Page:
VIDEO 8   

The following Videos showstitch techniques that are used on the BunkaCraft Level 1 Sampler

Fluffy Technique – BunkaCraft Level 1 Sampler 

This technique is used mainly in animal pictures.  Although, sometimes fluff areas are used as accents in Flat Stitch Pictures.  Remember to complete all “Fluffy” areas first – before beginning Flat Stitch areas. 

The Fluffy area is stitched on the back of the picture with very small stitches.  After the area is stitched, it is turned over and the loops are brushed out using a “bunka brush”.

Begin by viewing all of the above videos. 

1) Wind your thread onto cards. One skein per card and write the thread colour number on the card.

2) Thread your needle using the light green thread

3) Stretch your sampler fabric using the Plumb Line method.

4) Watch this video

9 – Running Stitch – BunkaCraft Level 1 Sampler


Running Stitch – BunkaCraft Level 1 Sampler

This is the most basic of all the flat stitches and is used in all Bunka Embroidery pictures.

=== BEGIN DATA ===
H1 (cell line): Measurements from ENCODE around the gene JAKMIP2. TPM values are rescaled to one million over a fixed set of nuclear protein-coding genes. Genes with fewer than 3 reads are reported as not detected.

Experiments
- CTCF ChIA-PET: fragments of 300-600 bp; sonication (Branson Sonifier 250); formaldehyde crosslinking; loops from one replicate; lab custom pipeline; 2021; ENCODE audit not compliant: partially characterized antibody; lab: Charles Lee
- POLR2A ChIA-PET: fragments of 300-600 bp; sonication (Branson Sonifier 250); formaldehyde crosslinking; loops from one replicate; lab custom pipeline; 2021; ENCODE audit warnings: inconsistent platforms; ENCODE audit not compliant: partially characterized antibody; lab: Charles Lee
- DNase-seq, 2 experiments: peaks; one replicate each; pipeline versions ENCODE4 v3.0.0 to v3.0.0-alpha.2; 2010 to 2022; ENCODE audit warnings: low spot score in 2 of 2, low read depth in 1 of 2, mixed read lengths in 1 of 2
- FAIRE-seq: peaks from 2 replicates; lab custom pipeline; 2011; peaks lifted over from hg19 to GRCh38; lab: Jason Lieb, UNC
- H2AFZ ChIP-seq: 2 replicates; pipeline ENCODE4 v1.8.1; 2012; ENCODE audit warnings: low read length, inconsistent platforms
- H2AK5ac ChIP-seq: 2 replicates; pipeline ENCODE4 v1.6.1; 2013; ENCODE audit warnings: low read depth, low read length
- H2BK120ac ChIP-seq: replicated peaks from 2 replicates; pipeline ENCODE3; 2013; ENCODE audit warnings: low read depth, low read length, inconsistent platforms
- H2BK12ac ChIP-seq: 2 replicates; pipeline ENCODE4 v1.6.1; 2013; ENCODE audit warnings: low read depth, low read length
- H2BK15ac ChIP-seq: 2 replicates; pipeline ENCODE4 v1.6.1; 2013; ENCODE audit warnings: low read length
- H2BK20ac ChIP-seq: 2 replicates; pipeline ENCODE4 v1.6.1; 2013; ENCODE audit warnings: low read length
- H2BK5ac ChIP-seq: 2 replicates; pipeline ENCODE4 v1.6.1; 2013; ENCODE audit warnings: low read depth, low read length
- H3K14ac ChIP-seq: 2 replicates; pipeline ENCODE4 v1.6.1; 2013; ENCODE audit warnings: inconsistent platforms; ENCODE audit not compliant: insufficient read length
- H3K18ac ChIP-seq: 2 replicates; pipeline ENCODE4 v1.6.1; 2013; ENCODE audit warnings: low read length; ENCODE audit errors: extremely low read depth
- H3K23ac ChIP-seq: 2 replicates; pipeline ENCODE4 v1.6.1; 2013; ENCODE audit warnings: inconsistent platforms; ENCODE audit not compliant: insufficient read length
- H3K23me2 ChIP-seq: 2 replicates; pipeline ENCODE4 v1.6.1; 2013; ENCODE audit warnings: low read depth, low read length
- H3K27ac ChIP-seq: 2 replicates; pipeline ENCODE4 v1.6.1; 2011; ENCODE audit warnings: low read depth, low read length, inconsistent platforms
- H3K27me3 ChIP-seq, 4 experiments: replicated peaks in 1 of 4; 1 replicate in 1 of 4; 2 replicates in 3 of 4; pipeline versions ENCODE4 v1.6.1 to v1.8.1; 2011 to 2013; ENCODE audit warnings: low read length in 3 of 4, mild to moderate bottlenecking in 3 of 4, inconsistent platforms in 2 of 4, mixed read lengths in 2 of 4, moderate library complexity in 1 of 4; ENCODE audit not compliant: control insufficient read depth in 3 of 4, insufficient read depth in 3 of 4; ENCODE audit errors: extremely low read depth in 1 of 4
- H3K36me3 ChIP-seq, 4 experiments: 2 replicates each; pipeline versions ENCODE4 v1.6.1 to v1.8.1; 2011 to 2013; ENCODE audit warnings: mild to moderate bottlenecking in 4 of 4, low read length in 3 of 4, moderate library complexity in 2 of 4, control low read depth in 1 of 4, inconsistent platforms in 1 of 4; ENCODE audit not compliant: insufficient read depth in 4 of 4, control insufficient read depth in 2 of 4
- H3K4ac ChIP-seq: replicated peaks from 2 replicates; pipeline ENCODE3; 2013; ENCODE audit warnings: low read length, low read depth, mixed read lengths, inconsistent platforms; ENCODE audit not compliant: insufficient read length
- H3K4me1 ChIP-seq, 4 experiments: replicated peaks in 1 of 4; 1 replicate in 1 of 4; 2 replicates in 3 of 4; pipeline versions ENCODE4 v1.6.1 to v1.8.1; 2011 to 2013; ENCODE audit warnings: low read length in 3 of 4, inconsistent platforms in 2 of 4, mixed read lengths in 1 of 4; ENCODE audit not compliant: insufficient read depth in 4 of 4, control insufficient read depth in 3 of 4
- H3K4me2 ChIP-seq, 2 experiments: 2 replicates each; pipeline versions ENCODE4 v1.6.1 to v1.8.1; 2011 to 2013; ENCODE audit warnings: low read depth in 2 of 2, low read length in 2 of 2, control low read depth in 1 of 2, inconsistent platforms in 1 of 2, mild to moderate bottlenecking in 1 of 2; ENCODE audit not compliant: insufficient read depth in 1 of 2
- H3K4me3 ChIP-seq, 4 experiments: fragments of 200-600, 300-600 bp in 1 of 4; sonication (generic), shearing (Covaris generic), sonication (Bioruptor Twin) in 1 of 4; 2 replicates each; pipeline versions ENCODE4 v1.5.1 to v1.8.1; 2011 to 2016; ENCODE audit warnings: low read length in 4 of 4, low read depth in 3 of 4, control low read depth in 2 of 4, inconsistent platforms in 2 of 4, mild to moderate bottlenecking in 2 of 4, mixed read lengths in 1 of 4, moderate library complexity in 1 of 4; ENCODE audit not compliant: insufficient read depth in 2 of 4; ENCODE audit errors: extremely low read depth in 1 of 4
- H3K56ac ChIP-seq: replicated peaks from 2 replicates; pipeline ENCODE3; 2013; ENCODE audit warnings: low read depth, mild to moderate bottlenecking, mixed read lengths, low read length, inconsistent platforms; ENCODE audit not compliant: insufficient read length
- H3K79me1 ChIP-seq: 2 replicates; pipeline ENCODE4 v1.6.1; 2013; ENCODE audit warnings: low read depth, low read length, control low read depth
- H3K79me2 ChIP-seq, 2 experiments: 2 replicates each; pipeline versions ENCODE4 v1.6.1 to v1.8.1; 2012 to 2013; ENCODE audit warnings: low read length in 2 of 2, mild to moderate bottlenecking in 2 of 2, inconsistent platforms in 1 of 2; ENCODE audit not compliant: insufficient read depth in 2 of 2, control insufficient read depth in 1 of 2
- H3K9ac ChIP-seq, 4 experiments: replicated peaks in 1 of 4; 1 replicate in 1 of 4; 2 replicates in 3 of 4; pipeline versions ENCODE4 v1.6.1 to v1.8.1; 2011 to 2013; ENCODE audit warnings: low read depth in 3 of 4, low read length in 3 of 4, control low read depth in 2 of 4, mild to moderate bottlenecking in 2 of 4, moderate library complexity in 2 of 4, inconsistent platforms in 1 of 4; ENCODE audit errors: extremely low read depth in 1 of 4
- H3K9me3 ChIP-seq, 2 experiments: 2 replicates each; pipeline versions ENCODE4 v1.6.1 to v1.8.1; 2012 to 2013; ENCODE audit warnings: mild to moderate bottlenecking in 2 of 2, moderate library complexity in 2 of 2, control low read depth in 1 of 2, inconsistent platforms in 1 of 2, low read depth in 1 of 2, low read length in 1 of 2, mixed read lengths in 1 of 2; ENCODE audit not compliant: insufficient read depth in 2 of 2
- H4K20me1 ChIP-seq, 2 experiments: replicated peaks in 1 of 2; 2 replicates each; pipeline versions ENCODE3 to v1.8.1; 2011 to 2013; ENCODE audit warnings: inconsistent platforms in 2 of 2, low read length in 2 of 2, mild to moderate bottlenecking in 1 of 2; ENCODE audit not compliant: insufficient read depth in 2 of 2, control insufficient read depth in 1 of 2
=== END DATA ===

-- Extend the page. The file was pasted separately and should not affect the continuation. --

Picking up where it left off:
10 – Running Stitch / Rows – Level 1 Sampler

VIDEO 10   

Running Stitch / Rows –  BunkaCraft Level 1 Sampler

This video shows the one of the most basic techniques used in Bunka Embroidery.

11 – Row Blending /Line Blending – Level 1 Sample


Row Blending / Line Blending – BunkaCraft Level 1 Sampler

This lesson shows how to properly blend colours together.   The goal is to have an area of colour change that is subtle.

To achieve delicate blending, don’t overlap or crowd the stitches.  Don’t “go around” a stitch or jump over a stitch.  Rather, use the following techniques.

1) Lightly scratch the needle with the second colour, into the first colour.

2) When blending, end the stitching inside of the existing colour, leaving a single stitch in the blend area.

3)  Stitch into the end or “point” of an existing stitch – rather than “going around” a stitch.

Line Blending:

Use single stitches to soften the colour change.  Place single stitches close to the area of change and use the colours that are found in the adjoining area.  This is also known as “stitch and cut”.

12 – Wedge Stitch / Line Padding – Level 1 Sampler


Wedge Stitches are used to “fill” wide areas in triangular shaped objects; such as flower petals, mountains etc. 

Wedges are a single or series of V shape stitches. This technique can also be used to change the direction of stitching.